>>A reasonable idea, Chuck.
>>But I really like black on white. Call me silly if you will.
and they don't know why. If you don't have a headache, you're
tougher than they are.
I think for most people, black text on white background *is* a naturalQuote:
> I will call you silly. Earlier you compared black foreground / white
> background to mankind's natural desire to use white paper and black
desire, regardless of whether it's on paper or CRT. However,
eating lots of animal fat is also a natural desire. When humans
burned 5000 calories a day chasing food, and died of disease
before age 35, animal fat was a great thing. Now most people don't
need anything like 5000 calories a day, and can expect to avoid or
be cured of most diseases. black text on white background is of
analogous nature; it's healthy on paper, and unhealthy on CRT.
More: the light from paper is from the room. Turn down the light inQuote:> However, paper is a low intensity, diffuse light source. As
> opposed to your average CRT or active LCD.
the room, the light in paper adjusts accordingly. Your eyes will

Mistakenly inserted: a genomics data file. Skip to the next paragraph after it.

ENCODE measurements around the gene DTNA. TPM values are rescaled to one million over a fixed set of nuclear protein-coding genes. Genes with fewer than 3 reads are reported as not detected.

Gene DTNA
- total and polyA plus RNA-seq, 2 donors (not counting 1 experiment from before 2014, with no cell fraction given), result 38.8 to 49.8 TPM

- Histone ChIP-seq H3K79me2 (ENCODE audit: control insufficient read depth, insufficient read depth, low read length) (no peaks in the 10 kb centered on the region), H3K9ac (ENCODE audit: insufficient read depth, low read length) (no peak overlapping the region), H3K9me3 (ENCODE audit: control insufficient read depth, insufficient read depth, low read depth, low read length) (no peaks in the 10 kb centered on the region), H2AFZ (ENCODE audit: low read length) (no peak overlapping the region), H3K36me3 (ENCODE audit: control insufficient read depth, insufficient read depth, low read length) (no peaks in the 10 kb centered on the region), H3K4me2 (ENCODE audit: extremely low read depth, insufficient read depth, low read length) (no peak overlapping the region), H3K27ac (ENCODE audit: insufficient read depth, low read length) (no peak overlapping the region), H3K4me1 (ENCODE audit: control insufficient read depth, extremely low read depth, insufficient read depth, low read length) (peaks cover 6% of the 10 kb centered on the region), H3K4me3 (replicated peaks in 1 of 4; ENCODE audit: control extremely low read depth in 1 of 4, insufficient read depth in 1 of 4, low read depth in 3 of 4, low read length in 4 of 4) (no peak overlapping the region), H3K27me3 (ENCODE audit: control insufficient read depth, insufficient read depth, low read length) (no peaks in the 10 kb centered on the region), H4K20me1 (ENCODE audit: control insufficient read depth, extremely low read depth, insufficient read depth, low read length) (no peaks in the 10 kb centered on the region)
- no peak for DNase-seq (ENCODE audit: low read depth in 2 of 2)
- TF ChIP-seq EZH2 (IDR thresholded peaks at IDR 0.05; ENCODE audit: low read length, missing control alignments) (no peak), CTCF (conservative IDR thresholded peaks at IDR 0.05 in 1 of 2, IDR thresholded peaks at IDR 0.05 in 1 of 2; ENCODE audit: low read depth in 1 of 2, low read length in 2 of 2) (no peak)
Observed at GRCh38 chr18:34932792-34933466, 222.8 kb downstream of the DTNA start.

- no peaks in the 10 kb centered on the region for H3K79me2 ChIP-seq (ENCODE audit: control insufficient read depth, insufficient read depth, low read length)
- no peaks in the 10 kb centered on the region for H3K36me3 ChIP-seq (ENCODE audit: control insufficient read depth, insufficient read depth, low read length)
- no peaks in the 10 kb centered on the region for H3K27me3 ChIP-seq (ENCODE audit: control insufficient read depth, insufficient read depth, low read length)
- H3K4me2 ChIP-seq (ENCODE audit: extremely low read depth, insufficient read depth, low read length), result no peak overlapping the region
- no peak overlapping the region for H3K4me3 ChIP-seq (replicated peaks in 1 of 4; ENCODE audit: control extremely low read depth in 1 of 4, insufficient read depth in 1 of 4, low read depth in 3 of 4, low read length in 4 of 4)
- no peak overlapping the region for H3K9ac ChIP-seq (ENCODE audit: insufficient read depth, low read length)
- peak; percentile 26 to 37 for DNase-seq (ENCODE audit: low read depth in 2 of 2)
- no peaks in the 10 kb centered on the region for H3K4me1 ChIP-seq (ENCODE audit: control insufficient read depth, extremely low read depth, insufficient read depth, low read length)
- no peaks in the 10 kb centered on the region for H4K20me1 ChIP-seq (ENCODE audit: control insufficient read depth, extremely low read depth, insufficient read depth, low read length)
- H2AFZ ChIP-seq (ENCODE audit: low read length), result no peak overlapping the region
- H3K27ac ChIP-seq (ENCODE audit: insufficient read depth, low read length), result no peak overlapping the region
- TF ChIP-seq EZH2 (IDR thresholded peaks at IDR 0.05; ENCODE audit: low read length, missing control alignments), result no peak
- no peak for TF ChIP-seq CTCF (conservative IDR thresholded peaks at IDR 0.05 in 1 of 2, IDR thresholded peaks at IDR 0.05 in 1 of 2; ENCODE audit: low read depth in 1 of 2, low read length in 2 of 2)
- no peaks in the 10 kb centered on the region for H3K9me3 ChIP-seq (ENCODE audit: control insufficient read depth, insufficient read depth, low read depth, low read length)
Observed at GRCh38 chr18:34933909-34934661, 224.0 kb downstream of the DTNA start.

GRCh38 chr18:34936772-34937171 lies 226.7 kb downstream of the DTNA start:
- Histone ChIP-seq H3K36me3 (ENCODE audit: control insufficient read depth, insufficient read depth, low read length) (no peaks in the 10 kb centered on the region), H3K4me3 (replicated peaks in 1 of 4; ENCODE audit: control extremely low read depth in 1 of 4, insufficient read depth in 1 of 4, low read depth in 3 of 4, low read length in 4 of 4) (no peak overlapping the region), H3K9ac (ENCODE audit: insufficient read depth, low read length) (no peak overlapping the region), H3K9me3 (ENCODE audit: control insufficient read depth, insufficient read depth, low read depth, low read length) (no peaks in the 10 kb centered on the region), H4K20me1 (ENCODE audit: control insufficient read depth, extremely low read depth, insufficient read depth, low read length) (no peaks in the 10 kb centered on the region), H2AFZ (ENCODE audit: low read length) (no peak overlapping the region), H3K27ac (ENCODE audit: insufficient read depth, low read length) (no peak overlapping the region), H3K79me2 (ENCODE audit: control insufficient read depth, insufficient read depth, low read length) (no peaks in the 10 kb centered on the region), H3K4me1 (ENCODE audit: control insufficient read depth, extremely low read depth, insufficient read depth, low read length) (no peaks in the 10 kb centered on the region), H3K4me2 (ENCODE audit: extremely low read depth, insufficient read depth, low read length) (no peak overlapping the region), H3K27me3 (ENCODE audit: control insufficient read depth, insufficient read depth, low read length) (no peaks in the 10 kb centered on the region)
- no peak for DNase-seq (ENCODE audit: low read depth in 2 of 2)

properly adjust themselves to both the room and the paper
easily, since the room and the paper are consistent.
The light from a CRT has nothing to do with the light in the
room. All too often, the two are inconsistent. So if your eyes are
correctly adjusted for one, they are wrong for the other. The more
light coming out of your monitor, the greater the inconsistency. A
white background means more light coming out of your monitor.
Do you think you can make the CRT light and the monitor light
consistent by proper adjustment of both? I can do this for active
LCD. I can't do it for CRT. Reason? CRT has a reflective glass
surface. Good ones reflect less, but still more than active
LCD. If you turn up the room light to match the bright background
on the CRT, the CRT glass reflects more - so the brightness has to
be turned up, and the two are inconsistent again. If you turn down
the CRT light to match the room, it's not bright enough to
overcome the reflection.
Lots. More, an LCD or CRT in a landfill is itself toxic waste. If youQuote:> Hey nature boy, how much toxic waste was produced in the manufacture
> of your CRT/LCD?
can help it, never throw away your monitor (or, for that matter,
most other computer parts). If you can't make use of it yourself,
find someone else who can.